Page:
In February 2023, Convergence assessed 340 transactions, expanding beyond concessional debt and equity transactions to other blending archetypes, like guarantees and technical assistance. The updated study noted that the average leverage ratio remains at 4:1, with just under half of the commercial financing mobilised by each dollar of concessional finance coming from private sector sources, with the rest supplied by MDBs, DFIs and philanthropic investors. 

More involvement from private investors is desperately needed, Clubb said. The Sharm el Sheikh Implementation Plan – the final agreed statement at the end of COP27 – noted that financing the global transition will require annual investments of between US$4-6 trillion. On top of that, developing countries currently face a US$4 trillion annual investment gap for the UN Sustainable Development Goals (SDGs).  

Catalytic capital from public and/or philanthropic sources should attract private sector investment in sustainable projects by de-risking investment opportunities.  

However, Convergence noted in a report last year that climate-oriented blended finance transactions are in decline, from US$36.5 billion between 2016-18, decreasing by 60% to US$14 billion between 2019-21, with 25% of these commitments coming from institutional investors. 

EFSD+ would be more effective if funding was opened up to a greater variety of sources, Clubb said.  

“The EU and its members should be funding the best ideas and have an open competition, whether those ideas come from developing or developed countries, whether they come from the public or private sector,” he said.  

“Organisations using concessional money should be allocating this funding to the best ideas globally to achieve the objectives they are trying to solve.” 

Private investors are unveiling plans to upscale blended finance vehicles.  

Last year, Allianz Global Investors announced its plans to launch the US$1 billion Allianz Climate Solutions Emerging Markets (ACSEM) strategy with Allianz Group and a regional DFI, adding to Allianz GI’s US$2.5 billion in commitments across five blended finance vehicles since 2017. 

“Systemic response” 

Reorientating the whole financial system to prioritise raising capital to contribute to long-term sustainable solutions is pivotal, experts agreed.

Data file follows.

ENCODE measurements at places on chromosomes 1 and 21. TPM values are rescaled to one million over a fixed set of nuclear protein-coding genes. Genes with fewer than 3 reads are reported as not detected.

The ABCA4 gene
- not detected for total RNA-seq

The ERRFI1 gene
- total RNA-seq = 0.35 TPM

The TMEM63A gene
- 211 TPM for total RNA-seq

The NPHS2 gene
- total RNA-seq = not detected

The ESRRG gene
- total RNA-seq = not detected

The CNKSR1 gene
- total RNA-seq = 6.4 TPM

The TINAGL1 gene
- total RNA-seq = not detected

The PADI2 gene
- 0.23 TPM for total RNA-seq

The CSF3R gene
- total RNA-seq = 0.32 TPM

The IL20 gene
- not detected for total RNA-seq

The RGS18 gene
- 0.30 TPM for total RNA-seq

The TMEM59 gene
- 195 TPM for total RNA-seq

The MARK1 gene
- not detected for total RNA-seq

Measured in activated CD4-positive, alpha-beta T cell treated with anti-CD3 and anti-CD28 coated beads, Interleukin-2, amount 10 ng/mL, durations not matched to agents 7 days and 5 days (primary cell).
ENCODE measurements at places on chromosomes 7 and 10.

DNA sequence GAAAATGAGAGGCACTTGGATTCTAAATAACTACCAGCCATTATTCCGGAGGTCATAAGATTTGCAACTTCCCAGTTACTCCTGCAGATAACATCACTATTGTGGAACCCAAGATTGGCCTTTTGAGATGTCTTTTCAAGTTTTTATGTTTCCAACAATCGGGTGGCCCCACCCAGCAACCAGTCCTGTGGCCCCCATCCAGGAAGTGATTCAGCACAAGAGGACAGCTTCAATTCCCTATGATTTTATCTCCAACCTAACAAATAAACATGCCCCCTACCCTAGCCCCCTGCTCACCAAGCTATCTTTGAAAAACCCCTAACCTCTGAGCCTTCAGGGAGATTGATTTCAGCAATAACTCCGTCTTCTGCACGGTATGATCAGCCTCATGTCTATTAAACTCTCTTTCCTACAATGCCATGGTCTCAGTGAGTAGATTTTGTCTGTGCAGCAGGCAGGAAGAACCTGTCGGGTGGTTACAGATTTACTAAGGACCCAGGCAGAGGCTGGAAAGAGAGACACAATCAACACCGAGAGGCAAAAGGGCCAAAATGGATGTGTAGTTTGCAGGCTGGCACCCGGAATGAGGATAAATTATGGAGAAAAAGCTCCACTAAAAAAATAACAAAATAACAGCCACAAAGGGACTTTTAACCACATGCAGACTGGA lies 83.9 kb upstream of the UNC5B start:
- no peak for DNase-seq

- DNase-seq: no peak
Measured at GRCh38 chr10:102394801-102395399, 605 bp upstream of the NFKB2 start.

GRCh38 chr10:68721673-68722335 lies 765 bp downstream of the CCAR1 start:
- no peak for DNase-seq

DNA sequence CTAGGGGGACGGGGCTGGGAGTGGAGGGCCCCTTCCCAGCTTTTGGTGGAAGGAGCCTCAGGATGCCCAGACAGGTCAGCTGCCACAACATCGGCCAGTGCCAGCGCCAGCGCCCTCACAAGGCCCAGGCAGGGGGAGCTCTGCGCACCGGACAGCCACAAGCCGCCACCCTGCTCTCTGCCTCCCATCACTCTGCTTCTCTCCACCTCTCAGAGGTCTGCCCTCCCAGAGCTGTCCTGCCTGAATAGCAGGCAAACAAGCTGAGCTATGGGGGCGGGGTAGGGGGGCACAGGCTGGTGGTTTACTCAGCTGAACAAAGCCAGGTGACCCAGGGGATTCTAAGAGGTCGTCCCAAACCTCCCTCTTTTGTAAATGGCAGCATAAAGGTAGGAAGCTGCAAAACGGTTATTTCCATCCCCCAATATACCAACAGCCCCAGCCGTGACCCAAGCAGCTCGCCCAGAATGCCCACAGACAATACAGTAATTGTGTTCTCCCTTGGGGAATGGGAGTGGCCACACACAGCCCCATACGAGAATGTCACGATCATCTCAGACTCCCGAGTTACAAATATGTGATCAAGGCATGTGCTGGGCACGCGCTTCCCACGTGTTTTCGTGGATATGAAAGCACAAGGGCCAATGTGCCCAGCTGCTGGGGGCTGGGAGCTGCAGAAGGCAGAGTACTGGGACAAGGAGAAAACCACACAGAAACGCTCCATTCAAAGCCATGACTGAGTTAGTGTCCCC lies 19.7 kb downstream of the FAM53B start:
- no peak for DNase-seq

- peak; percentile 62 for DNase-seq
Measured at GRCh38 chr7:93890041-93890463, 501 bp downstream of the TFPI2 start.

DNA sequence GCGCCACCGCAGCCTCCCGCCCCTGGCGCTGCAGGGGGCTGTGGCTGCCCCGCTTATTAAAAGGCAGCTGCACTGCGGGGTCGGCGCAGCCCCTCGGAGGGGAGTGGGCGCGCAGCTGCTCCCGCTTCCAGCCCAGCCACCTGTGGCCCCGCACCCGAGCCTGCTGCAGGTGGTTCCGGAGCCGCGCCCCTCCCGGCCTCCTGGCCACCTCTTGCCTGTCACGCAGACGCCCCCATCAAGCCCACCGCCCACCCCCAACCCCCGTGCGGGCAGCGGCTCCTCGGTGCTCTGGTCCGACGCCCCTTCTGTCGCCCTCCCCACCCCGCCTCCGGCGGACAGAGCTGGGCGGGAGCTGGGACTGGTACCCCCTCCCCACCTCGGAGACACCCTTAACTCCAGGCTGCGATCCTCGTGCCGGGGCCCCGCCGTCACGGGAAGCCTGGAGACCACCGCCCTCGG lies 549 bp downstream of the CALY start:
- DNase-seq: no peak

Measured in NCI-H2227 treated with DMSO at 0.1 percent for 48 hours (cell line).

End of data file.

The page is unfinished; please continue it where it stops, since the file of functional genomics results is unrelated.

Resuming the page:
Issues like climate change are systemic and need a systemic response, said Tayler from Aviva Investors.  

A plan to mobilise all sources of funding is required for that – including overseas development aid and grants, projects funded through MDBs and international financial institutions and those that see concessional finance and guarantees crowd in private capital, use of sovereign debt and sovereign green bonds, projects that can be funded solely from private sources, foreign direct investment by corporates, utilisation of domestic capital and national development banks and capital pools,” he said. 

In November, Convergence and the United States Agency for International Development (USAID) published an action plan for how public and philanthropic financial resources can act as a “systemwide catalyst”, working strategically with MDBs, DFIs and private investors to drive positive systemic change. The plan was developed in consultation with 100 public, philanthropic and private stakeholders.  

One of the recommendations outlined in the plan is to establish a Catalytic Funding Network and an Investment Mobilisation Hub to coordinate stronger de-risking integration among public and private investors. 

A number of MDBs also made a joint statement at COP27, pledging they would expand their support for countries’ climate transition efforts through a number of measures, including upscaling blended finance vehicles.  

“Despite all the talk about ESG and impact investment, it’s not the primary role of pension funds and insurance companies to come up with interventions to address the SDGs – that is the role of governments, development banks, and perhaps NGOs,” said Route17’s Walkate. 

However, if the public sector takes action and designs investment vehicles that meet institutional investors’ criteria – e.g., through this exact type of intervention – they should be happy to jump on the train.”